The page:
I received a package of 4 hours a day, one hour for getting me up, showered and breakfasted, one hour for house work and lunch, one hour for supper and one hour to do the “put to bed”. In between times I couldn’t get a drink or use the toilet- let alone do anything meaningful with my life. I even had one of the care workers bring her husband or (male) neighbour along as she was unable to get me in and out the bath by herself! I thought this was normal! I whiled away my days watching TV or falling asleep due to boredom. I used to be got up at 9 and put to bed at 9. I couldn’t even do shopping as it was quicker for the care worker to do it alone. I spent weeks at a time in hospital going from one health crisis to the next.
A chance meeting with a social care researcher led to me hearing of disabled people using “indirect” budgets to employ their own PAs. I was reassessed and awarded a 24/7 package partly funded by the ILF. I recruited a team of PAs who enabled me to actually have a life!
Through support from the Independent living Fund I have been enabled to go back to University and to enter employment, firstly through casual work as an “expert by experience” for the Care Quality Commission and to then go on to get my first full-time job in 20 years (as a Personal Budget Coordinator – the job of my dreams and my hobby to boot!).
I am paying into the system in 2 ways – as a Trustee of a charity – and as an economically active tax payer, thanks to my paid work. Additionally, 7 other people are economically active through their employment as my Personal Assistants.
In terms of saving money to the state you can also count on the fingers of one hand the number of hospital stays I have had since receiving ILF funding – and all but one of those stays were planned.
My ILF pays for a quarter of my care package – essentially 42 hours a week- and roughly the same amount of time that I spend at work, in education or taking part in leisure activities.
I can’t bear to think of a return to life without these opportunities.
Unfortunately in my job I see many people who are suffering the dreary lifestyle that I had once had as they have missed the chance to apply for ILF funding. One client says that she feels she is treated “worse than a dog – at least dogs get taken for a walk every day” – as she spends all but a couple of hours a week in bed. She doesn’t have a package flexible enough to have someone around to help her back to bed when her muscles no longer allow her to maintain her position in her wheelchair. The hour that she can spend in her chair, while the care worker is doing housework, she drives from room to room like a caged animal “just to make sure the other rooms are still there”!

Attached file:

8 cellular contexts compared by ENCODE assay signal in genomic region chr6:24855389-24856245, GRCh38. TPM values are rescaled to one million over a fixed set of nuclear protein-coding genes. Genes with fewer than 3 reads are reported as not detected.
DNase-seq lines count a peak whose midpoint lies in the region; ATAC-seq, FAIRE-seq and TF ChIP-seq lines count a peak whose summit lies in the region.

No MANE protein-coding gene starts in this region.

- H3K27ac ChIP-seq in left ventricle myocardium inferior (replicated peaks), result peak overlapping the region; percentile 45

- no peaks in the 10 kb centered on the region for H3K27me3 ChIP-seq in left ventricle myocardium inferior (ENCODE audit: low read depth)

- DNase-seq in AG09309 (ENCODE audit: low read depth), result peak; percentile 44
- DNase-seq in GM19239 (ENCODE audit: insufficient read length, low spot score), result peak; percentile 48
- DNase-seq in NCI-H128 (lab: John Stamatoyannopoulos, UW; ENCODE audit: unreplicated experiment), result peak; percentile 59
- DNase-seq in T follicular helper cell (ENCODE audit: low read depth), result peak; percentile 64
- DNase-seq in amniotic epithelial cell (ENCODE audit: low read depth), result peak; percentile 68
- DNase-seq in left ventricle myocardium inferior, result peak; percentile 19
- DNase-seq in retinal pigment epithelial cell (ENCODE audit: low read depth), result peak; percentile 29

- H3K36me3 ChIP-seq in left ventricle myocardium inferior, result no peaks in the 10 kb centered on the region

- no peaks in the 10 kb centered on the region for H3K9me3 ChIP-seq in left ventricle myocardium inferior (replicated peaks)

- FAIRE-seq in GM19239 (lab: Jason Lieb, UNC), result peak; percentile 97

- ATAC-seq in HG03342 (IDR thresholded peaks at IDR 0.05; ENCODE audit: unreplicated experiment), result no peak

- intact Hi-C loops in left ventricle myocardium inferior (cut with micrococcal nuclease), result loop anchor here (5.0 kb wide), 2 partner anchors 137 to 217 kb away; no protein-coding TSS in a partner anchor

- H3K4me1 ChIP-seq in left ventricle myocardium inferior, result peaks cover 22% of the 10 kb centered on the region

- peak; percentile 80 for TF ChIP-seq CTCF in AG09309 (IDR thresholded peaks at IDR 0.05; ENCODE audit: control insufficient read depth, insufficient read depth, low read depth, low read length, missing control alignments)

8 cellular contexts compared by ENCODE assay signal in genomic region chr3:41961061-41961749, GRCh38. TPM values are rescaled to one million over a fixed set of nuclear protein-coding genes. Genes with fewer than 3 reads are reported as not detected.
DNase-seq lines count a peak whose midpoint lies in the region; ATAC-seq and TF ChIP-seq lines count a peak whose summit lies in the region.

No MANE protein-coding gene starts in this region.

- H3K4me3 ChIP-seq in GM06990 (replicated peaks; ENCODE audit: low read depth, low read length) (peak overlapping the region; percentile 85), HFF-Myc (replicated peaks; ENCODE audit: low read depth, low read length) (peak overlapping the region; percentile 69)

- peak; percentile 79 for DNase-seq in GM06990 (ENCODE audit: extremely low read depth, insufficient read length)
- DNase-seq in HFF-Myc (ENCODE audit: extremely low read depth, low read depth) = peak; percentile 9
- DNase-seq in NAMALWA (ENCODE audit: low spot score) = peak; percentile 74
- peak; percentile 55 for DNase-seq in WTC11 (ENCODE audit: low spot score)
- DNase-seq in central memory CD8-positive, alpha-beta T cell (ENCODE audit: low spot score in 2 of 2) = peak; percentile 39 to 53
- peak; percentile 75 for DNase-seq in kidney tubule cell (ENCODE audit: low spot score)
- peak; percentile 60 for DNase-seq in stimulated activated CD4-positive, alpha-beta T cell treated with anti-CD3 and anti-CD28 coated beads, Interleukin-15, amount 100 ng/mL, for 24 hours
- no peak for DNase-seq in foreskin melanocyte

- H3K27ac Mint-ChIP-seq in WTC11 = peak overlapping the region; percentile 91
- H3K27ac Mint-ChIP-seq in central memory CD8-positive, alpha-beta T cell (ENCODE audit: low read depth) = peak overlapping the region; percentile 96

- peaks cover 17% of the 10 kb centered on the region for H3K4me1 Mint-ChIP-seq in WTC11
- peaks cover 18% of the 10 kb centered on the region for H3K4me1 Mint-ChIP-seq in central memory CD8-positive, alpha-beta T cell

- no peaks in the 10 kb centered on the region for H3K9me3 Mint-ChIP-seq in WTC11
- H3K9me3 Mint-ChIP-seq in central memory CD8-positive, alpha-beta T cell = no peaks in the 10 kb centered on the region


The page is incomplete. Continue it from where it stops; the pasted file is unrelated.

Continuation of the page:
I have no doubt that ILF funding would have made her life much, much better.
I am worried for the day that my 42 hours funded by the ILF disappear and I resort to driving from room to room, no longer able to pay for the support I need to lead the meaningful life I currently enjoy thanks to the ILF.
11 March 2013
Received from Hardest Hit
Help us stop the bedroom tax hurting disabled people
In a matter of weeks disabled adults and families with disabled children face a stark choice- pay more to stay in your home or leave.
From April, people living in housing association and council housing will be hit by the ‘bedroom tax’. Families judged to have spare rooms will lose on average £728 a year from their housing benefit, unless they can move somewhere smaller.
420,000 disabled people will be affected. This is because couples, where one partner has a disability, may need separate rooms. It’s also because many disabled children need their own room because of disrupted sleep or because they need care during the night.
The Government has recently been told by the Court of Appeal that denying disabled children their own bedroom is discrimination. But they are appealing that ruling and pushing ahead with the changes to Housing Benefit.
Please take our e-action and tell David Cameron to stop and think. Tell him to stop discriminating against disabled people.
10 March 2013
Many testimonies have been shared over the last few weeks about the impact the closure of the Independent Living Fund will have on peoples lives. The hearing is Wednesday March 13th .
Anthony and David’s story
I am an advocate for my brother Anthony who has severe learning disabilities, autism and bi-polar. As a result of maladministration by Bradford council, when my brother went into supported accommodation in June 2001 he lost his support from the Independent Living Fund. This experience demonstrated brutally the difference between life with and without the ILF and the limitations of Local Authority care packages.
For the six years my brother went without ILF funding his life ceased. After returning from daycare at 3.30pm he did not go out again until the following morning at 8.30 back to daycare. His social life disappeared, no longer could he access the community, you could forget the days out or the occasional visits to the seaside. To my brother, a short walk down the road with his coat and shoes on can make his day seem so much more yet without the ILF he couldn’t step out of the four walls he was imprisoned in.
Although the local Council was made aware of what position they had put my brother in they refused to fund or help in anyway, continually stipulating they did not have the resources.
The ILF may well have certain flaws but the biggest flaw or mistake would be to transfer full responsibility for meeting social care and support needs Local Authorities. The lives of people without a voice, like my brother, will be ruined.
For further details please contact DPAC here or Inclusion London here